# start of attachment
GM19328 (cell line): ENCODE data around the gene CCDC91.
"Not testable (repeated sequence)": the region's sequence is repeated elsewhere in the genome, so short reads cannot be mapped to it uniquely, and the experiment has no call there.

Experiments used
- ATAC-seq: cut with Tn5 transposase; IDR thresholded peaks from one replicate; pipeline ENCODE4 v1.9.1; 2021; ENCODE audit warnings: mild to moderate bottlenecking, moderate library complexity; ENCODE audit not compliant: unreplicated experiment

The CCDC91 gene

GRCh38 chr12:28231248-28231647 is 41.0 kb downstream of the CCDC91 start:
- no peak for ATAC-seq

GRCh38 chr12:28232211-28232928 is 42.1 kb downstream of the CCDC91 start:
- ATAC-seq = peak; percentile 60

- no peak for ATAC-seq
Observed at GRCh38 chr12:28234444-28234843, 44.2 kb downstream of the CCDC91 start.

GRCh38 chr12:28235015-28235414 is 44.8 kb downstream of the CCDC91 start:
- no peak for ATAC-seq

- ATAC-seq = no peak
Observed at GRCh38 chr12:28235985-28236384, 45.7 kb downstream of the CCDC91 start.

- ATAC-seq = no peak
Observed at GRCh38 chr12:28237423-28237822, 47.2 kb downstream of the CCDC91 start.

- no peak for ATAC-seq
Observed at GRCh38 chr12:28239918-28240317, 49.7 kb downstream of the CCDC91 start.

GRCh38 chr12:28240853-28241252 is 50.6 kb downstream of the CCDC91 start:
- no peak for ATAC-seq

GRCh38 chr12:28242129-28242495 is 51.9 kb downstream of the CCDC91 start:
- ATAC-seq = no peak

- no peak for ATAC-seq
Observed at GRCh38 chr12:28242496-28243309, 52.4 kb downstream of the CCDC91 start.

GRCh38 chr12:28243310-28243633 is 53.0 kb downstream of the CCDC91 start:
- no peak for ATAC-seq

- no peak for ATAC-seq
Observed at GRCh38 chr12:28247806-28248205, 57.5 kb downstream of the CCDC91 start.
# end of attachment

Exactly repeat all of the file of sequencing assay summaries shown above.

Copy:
GM19328 (cell line): ENCODE data around the gene CCDC91.
"Not testable (repeated sequence)": the region's sequence is repeated elsewhere in the genome, so short reads cannot be mapped to it uniquely, and the experiment has no call there.

Experiments used
- ATAC-seq: cut with Tn5 transposase; IDR thresholded peaks from one replicate; pipeline ENCODE4 v1.9.1; 2021; ENCODE audit warnings: mild to moderate bottlenecking, moderate library complexity; ENCODE audit not compliant: unreplicated experiment

The CCDC91 gene

GRCh38 chr12:28231248-28231647 is 41.0 kb downstream of the CCDC91 start:
- no peak for ATAC-seq

GRCh38 chr12:28232211-28232928 is 42.1 kb downstream of the CCDC91 start:
- ATAC-seq = peak; percentile 60

- no peak for ATAC-seq
Observed at GRCh38 chr12:28234444-28234843, 44.2 kb downstream of the CCDC91 start.

GRCh38 chr12:28235015-28235414 is 44.8 kb downstream of the CCDC91 start:
- no peak for ATAC-seq

- ATAC-seq = no peak
Observed at GRCh38 chr12:28235985-28236384, 45.7 kb downstream of the CCDC91 start.

- ATAC-seq = no peak
Observed at GRCh38 chr12:28237423-28237822, 47.2 kb downstream of the CCDC91 start.

- no peak for ATAC-seq
Observed at GRCh38 chr12:28239918-28240317, 49.7 kb downstream of the CCDC91 start.

GRCh38 chr12:28240853-28241252 is 50.6 kb downstream of the CCDC91 start:
- no peak for ATAC-seq

GRCh38 chr12:28242129-28242495 is 51.9 kb downstream of the CCDC91 start:
- ATAC-seq = no peak

- no peak for ATAC-seq
Observed at GRCh38 chr12:28242496-28243309, 52.4 kb downstream of the CCDC91 start.

GRCh38 chr12:28243310-28243633 is 53.0 kb downstream of the CCDC91 start:
- no peak for ATAC-seq

- no peak for ATAC-seq
Observed at GRCh38 chr12:28247806-28248205, 57.5 kb downstream of the CCDC91 start.